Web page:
2020
Journal article
Open Access

Matrices with hierarchical low-rank structure, including HODLR and HSS matrices, constitute a versatile tool to develop fast algorithms for addressing large-scale problems. While existing software packages for such matrices often focus on linear systems, their scope of applications is in fact much wider and includes, for example, matrix functions and eigenvalue problems. In this work, we present a new MATLAB toolbox called hm-toolbox, which encompasses this versatility with a broad set of tools for HODLR and HSS matrices, unmatched by existing software. While mostly based on algorithms that can be found in the literature, our toolbox also contains a few new algorithms as well as novel auxiliary functions. Being entirely based on MATLAB, our implementation does not strive for optimal performance. Nevertheless, it maintains the favorable complexity of hierarchical low-rank matrices and offers, at the same time, a convenient way of prototyping and experimenting with algorithms. A number of applications illustrate the use of the hm-toolbox.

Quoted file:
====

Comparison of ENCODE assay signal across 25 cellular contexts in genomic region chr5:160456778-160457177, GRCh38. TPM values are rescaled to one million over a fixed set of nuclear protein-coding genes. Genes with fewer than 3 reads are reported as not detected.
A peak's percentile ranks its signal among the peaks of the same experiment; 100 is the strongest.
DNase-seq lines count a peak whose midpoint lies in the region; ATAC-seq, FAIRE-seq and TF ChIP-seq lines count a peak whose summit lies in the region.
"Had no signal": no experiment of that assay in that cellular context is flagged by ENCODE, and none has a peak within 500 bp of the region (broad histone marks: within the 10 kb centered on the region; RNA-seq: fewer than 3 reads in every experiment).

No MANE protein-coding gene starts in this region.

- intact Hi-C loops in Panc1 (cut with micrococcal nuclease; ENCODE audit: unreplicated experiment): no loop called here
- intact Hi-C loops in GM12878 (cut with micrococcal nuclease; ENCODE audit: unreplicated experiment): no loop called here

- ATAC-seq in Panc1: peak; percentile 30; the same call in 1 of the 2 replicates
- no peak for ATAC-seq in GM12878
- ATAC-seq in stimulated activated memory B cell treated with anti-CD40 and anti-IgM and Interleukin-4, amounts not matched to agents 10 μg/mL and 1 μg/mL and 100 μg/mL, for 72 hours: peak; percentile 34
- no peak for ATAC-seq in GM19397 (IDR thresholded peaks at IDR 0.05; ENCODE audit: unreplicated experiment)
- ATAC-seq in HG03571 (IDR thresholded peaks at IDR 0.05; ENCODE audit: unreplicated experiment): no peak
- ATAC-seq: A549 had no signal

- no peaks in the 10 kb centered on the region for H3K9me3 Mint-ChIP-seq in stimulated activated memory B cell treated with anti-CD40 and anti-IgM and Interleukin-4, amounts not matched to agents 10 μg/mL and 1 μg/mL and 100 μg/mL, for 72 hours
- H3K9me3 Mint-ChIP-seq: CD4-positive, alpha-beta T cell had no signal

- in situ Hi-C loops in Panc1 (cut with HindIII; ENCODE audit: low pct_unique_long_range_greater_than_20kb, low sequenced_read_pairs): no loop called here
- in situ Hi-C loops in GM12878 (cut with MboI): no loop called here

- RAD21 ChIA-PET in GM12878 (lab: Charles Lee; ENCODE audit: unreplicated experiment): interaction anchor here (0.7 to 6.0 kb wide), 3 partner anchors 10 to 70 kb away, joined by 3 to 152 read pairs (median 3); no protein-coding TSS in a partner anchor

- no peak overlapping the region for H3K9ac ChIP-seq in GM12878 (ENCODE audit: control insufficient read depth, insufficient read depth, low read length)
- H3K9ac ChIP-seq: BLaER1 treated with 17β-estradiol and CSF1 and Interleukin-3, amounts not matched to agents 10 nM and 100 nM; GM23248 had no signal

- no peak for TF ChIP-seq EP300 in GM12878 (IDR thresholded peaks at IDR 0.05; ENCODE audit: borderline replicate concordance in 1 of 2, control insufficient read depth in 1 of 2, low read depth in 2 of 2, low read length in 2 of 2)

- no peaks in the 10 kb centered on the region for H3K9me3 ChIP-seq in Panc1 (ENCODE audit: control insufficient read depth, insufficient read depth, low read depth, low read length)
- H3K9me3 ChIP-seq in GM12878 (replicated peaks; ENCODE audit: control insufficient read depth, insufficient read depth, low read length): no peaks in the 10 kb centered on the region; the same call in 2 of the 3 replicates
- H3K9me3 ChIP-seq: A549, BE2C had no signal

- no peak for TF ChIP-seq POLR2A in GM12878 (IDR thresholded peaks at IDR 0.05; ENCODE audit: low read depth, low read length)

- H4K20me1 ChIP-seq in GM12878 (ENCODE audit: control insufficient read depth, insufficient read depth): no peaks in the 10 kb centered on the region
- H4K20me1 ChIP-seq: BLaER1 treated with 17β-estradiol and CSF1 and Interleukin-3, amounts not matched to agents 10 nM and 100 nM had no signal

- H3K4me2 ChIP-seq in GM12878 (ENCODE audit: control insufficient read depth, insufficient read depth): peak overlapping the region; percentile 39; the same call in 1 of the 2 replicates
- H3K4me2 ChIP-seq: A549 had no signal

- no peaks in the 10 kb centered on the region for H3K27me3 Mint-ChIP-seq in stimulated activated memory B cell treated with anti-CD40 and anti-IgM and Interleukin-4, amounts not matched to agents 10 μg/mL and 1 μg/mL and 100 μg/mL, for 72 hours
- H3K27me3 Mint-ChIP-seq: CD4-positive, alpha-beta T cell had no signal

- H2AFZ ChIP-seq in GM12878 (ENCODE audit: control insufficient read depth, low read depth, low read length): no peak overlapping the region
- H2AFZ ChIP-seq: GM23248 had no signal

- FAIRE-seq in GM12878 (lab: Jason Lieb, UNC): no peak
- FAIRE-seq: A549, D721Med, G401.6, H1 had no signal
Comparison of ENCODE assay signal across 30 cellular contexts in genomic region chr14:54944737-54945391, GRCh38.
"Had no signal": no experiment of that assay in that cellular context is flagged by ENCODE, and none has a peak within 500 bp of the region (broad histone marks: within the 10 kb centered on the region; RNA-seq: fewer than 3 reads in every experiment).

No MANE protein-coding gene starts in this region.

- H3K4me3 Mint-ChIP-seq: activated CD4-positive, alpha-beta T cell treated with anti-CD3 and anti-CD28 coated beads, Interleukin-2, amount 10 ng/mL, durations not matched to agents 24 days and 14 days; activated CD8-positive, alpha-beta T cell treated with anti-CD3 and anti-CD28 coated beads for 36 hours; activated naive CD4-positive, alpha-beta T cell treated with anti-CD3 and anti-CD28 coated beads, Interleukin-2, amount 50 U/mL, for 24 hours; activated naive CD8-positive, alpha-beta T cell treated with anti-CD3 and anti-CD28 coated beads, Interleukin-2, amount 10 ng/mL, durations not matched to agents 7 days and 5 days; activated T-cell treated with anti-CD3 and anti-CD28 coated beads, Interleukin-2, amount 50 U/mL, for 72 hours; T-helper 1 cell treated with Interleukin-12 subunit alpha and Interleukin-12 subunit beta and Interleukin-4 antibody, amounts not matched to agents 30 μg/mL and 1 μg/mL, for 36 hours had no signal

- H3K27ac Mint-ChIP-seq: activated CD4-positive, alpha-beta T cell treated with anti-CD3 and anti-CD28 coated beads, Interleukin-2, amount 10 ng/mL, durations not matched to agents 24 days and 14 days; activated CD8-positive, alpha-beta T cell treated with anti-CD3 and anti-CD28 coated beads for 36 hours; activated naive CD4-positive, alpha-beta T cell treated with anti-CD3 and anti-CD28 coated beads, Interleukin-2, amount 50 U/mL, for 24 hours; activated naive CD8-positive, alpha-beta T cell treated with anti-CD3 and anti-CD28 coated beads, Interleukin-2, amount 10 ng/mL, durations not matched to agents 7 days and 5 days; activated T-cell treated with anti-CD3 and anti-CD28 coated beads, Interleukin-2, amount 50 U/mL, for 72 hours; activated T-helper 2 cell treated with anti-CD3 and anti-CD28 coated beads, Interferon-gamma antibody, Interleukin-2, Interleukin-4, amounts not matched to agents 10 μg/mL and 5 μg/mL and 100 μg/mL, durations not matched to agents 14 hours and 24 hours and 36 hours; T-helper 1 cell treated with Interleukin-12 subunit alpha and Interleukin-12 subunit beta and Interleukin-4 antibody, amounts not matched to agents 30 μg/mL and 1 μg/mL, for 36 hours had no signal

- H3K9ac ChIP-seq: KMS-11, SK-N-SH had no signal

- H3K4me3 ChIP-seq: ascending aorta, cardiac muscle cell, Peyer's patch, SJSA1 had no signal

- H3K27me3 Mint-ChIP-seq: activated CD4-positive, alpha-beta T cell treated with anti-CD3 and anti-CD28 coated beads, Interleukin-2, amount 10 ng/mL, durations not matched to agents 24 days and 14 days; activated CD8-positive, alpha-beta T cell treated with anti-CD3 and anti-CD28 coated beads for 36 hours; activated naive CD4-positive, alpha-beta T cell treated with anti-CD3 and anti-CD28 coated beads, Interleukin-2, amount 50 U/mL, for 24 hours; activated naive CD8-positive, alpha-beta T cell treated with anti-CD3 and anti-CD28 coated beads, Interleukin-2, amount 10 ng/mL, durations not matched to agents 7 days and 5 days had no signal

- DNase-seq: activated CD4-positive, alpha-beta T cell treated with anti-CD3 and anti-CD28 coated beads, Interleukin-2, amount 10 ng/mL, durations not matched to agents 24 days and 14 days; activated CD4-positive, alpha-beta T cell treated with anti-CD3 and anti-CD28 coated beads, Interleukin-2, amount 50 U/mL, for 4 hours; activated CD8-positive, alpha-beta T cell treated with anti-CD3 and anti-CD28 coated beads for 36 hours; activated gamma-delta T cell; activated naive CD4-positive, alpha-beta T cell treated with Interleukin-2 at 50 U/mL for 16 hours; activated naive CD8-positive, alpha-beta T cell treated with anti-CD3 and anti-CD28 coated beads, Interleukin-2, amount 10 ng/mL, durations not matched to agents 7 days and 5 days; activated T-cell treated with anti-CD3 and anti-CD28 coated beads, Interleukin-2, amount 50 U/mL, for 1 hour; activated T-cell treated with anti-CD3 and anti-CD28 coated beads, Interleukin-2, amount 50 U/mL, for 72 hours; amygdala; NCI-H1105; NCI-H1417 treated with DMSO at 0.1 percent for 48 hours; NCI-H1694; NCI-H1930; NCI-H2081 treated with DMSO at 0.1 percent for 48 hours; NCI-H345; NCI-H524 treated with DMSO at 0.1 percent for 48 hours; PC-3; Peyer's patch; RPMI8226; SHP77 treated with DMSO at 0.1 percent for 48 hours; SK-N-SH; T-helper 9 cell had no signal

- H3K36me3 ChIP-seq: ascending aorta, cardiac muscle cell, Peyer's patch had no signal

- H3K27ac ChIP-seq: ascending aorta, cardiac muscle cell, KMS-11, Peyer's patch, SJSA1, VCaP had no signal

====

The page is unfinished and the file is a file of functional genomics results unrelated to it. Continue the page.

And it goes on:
**See at: **
arXiv.org e-Print Archive | SIAM Journal on Scientific Computing | ISTI Repository | SIAM Journal on Scientific Computing | doi.org | epubs.siam.org | Infoscience - EPFL scientific publications | CNR ExploRA

2020
Journal article
Open Access

We discuss the efficient computation of performance, reliability, and availability measures for Markov chains; these metrics - and the ones obtained by combining them, are often called performability measures. We show that this computational problem can be recasted as the evaluation of a bilinear form induced by appropriate matrix functions, and thus solved by leveraging the fast methods available for this task.

**See at: **
arXiv.org e-Print Archive | Journal of Computational and Applied Mathematics | ISTI Repository | ISTI Repository | Journal of Computational and Applied Mathematics | doi.org | www.sciencedirect.com | CNR ExploRA

2020
Journal article
Open Access